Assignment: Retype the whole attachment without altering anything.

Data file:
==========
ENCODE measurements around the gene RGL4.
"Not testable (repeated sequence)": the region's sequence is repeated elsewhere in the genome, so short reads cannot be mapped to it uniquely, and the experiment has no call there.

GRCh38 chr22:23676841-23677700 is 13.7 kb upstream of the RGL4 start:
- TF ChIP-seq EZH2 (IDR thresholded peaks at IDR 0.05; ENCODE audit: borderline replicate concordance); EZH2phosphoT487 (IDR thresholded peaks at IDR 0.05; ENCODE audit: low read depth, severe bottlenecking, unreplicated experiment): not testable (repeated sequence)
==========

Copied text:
ENCODE measurements around the gene RGL4.
"Not testable (repeated sequence)": the region's sequence is repeated elsewhere in the genome, so short reads cannot be mapped to it uniquely, and the experiment has no call there.

GRCh38 chr22:23676841-23677700 is 13.7 kb upstream of the RGL4 start:
- TF ChIP-seq EZH2 (IDR thresholded peaks at IDR 0.05; ENCODE audit: borderline replicate concordance); EZH2phosphoT487 (IDR thresholded peaks at IDR 0.05; ENCODE audit: low read depth, severe bottlenecking, unreplicated experiment): not testable (repeated sequence)